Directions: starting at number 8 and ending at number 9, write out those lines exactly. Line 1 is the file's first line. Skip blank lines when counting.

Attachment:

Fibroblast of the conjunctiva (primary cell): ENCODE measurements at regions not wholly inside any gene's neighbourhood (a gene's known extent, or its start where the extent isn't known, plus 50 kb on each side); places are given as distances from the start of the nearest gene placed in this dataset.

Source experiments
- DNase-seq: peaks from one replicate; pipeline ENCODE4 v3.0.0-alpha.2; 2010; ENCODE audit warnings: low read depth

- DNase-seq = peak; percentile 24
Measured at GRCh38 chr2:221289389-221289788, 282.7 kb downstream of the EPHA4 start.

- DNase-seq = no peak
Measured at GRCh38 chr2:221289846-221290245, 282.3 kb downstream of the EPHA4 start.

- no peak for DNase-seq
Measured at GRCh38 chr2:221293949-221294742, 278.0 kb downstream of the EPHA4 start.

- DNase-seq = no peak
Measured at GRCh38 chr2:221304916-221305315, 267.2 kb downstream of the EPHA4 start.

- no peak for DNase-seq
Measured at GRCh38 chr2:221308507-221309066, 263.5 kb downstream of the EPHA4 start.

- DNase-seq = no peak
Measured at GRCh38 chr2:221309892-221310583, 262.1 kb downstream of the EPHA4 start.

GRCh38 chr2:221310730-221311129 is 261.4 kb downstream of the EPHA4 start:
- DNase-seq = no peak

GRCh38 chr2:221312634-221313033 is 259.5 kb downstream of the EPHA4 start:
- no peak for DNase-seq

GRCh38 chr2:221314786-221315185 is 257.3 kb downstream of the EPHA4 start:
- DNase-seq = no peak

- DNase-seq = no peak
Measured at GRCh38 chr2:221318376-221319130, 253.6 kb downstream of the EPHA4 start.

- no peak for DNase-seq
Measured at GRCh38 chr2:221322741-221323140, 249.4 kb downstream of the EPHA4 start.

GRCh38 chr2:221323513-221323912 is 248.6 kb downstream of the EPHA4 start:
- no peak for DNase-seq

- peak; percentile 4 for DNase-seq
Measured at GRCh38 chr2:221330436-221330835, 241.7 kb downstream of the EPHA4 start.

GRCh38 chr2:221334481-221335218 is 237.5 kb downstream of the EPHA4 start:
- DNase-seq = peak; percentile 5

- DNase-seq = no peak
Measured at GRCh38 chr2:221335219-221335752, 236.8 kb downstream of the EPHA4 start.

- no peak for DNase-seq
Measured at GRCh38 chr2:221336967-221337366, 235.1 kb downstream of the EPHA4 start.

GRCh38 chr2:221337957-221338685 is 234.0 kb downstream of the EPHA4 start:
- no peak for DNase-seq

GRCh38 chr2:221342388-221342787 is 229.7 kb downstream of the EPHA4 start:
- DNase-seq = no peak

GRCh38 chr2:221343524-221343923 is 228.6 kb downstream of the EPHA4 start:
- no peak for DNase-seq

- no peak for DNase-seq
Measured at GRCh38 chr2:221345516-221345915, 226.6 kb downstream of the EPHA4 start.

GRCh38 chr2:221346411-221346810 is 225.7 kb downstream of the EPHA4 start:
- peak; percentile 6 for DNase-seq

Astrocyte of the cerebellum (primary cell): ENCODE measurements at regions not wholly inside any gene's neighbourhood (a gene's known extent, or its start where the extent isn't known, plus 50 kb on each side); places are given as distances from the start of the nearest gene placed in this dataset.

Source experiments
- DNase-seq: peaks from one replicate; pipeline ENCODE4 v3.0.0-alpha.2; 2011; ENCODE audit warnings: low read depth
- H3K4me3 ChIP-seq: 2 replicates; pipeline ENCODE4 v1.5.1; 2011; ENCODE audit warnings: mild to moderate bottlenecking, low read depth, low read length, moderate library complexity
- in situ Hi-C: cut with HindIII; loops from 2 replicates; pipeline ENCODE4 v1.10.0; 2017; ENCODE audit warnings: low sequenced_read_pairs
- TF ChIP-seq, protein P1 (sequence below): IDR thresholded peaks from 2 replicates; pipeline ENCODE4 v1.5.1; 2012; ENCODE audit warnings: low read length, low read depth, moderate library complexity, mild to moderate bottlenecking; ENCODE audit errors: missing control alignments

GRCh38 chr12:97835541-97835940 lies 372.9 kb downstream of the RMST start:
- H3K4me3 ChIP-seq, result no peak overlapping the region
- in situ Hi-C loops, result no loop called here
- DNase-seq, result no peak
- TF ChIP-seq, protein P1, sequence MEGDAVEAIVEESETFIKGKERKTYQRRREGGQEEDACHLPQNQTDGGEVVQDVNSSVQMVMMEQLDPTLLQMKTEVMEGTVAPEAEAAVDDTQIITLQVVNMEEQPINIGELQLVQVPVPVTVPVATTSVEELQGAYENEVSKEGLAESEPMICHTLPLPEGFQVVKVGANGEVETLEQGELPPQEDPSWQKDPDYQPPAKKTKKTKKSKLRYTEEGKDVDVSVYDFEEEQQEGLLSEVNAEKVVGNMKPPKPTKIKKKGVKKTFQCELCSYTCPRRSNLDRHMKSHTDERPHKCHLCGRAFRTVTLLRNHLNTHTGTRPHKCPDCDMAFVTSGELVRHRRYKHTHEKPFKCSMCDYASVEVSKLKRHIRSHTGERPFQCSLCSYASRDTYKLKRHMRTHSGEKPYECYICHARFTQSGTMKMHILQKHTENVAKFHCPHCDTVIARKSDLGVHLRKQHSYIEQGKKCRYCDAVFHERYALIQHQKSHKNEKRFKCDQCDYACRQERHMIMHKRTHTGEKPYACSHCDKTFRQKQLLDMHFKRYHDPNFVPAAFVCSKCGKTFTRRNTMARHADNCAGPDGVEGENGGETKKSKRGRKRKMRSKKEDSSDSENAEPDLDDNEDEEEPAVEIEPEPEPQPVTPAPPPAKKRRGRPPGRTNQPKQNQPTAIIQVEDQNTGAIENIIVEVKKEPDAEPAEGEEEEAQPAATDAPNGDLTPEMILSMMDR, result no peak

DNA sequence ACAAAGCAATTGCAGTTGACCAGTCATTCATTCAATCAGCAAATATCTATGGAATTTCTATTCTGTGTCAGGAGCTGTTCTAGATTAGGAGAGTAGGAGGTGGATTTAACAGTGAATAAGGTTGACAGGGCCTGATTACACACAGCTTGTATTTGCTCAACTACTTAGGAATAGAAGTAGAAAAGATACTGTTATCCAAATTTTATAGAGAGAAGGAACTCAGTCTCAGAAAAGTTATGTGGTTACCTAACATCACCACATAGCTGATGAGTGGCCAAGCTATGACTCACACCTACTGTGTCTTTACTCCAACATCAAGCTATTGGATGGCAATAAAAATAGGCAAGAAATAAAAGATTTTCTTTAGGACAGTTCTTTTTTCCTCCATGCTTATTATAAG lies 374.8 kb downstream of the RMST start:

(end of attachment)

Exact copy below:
- no peak for DNase-seq
Measured at GRCh38 chr2:221293949-221294742, 278.0 kb downstream of the EPHA4 start.